Submitted By: Ken Stach, with input from Mike Ellingson
If the Missouri River was the first true highway in the exploration and settlement of Dakota Territory, then the steamboat was its first automobile. The steamboat played an integral role in developing the early fur trade of the region, in bringing much-needed supplies to the early trappers, settlers, explorers, farmers, miners, and soldiers attempting to tame the wild frontier, and, likewise, in transporting their goods to market. The steamboat was also a primary means of early mail pick up and delivery. The intent of this article is to illustrate the link between the steamboat and the early mail systems of Dakota Territory, as told by the surviving related covers.
Mitchell was born of the railroad’s westward expansion. In 1879, two railroads were headed into Davison County: one from Yankton, Dakota Territory, and one from Sanborn, Iowa. Railroad officials preferred directing the construction toward existing settlements; however, Firesteel (at the time, the county seat of Davison County) was deemed flood-prone. Several enterprizing businessmen quickly siezed the opportunity, platting a town some two miles west of Firesteel. Mitchell was established as the new railroad junction town, named in honor of then-president of the Milwaukee railroad, Alexander Mitchell.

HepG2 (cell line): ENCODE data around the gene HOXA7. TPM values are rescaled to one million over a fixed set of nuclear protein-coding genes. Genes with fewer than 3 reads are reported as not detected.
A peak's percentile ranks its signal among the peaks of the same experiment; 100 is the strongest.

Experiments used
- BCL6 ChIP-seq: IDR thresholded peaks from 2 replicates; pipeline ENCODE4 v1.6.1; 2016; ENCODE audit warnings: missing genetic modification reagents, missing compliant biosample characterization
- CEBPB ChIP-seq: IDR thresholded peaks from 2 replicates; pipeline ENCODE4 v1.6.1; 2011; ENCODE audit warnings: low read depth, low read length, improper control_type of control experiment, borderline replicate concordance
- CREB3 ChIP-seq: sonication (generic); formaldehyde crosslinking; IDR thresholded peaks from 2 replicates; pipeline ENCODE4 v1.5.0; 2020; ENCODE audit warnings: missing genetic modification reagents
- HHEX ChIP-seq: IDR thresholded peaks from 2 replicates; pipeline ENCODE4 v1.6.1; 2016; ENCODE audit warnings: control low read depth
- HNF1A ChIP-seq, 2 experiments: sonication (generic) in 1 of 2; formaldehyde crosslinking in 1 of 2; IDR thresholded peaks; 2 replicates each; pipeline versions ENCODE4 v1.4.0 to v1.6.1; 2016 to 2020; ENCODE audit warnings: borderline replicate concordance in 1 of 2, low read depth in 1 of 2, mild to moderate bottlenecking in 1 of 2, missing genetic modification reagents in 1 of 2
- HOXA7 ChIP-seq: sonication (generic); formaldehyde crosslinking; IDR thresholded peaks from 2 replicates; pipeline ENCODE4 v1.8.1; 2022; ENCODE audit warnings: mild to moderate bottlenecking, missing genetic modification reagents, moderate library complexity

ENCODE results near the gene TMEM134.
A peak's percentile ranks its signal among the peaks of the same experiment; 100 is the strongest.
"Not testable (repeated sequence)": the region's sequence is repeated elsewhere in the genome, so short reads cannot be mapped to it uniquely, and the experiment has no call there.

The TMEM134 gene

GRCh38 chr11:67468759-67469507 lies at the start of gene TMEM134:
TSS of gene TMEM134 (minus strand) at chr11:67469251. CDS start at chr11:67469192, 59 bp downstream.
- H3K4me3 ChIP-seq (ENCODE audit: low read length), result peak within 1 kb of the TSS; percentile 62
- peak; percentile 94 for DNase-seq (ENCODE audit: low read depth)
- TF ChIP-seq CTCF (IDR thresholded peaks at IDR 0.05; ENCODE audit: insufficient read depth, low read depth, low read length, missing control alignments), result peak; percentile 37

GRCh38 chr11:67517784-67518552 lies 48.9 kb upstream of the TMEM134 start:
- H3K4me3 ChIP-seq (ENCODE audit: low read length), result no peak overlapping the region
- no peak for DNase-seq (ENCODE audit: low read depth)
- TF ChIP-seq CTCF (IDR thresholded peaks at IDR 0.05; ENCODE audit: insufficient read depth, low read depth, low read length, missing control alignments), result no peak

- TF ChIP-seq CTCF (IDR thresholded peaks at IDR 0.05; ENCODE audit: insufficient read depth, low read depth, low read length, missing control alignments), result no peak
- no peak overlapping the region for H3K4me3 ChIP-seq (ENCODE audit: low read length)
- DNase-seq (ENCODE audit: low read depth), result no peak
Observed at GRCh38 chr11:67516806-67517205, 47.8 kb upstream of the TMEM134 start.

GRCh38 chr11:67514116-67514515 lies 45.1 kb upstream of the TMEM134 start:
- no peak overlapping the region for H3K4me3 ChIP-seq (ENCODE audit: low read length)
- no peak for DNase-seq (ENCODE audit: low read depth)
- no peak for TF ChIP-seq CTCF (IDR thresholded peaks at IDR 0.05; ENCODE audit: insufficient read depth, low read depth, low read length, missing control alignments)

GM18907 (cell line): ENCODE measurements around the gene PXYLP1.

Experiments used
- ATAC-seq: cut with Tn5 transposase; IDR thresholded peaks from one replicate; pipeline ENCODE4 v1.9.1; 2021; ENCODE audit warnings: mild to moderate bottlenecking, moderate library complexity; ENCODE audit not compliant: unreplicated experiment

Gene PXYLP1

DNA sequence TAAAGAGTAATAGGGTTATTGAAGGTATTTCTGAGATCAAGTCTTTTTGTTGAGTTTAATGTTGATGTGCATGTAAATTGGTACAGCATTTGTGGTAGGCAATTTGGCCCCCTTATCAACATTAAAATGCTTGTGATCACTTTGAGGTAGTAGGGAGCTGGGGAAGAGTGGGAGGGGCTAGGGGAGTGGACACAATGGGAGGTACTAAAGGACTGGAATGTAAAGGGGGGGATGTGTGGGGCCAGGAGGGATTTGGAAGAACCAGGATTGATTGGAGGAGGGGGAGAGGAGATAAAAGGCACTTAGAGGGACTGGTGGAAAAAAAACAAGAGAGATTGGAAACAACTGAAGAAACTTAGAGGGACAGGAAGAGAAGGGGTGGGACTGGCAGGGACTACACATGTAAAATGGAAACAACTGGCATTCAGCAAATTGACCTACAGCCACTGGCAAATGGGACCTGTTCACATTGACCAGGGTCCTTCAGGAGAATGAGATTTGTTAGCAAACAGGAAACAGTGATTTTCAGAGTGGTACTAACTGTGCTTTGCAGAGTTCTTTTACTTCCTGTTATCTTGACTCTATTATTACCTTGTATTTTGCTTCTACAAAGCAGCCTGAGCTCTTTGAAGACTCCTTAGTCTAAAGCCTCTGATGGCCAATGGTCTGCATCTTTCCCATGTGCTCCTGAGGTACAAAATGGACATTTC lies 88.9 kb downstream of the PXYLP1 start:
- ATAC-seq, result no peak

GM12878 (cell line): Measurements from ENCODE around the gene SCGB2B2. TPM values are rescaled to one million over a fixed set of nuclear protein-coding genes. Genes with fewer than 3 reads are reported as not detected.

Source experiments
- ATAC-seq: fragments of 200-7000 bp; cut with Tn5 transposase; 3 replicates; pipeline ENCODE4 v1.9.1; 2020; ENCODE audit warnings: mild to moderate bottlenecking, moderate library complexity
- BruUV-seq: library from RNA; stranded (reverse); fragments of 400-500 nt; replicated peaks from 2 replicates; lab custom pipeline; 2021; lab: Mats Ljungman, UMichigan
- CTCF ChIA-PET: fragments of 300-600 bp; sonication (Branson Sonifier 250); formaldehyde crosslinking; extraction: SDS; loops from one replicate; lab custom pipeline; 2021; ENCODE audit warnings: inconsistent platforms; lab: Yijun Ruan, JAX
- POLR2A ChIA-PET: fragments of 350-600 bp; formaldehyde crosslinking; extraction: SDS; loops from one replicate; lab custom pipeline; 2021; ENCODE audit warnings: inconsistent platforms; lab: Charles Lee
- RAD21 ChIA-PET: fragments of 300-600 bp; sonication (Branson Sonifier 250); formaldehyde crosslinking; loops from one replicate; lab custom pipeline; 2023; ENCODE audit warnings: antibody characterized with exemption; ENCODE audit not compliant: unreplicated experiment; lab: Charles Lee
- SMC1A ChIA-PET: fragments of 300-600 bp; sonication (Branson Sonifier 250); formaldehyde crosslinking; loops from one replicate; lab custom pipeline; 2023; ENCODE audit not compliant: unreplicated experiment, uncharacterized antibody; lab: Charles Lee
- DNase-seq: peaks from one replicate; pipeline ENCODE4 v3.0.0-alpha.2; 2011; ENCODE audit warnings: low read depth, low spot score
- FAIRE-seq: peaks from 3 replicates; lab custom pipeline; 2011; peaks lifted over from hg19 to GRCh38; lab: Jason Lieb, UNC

Yankton was one of the earliest settlements in Dakota Territory,with immigrants crossing the Missouri River from Nebraska Territory shortly after the Indians accepted and ratified the “Treaty of 1858” on July 10, 1859. The town was named for the Yankton tribe of the Sioux, or Dakota, Indians.
Virtually every postal history collector is familiar with the famous Waterbury, Connecticut fancy cancels of the 19th century. Many articles have been written about them, and they bring great attention in auctions, commanding many thousands of dollars for some examples. Little known, in comparison, are the fancy cancels of Cheyenne Dakota, which are the focus of this article.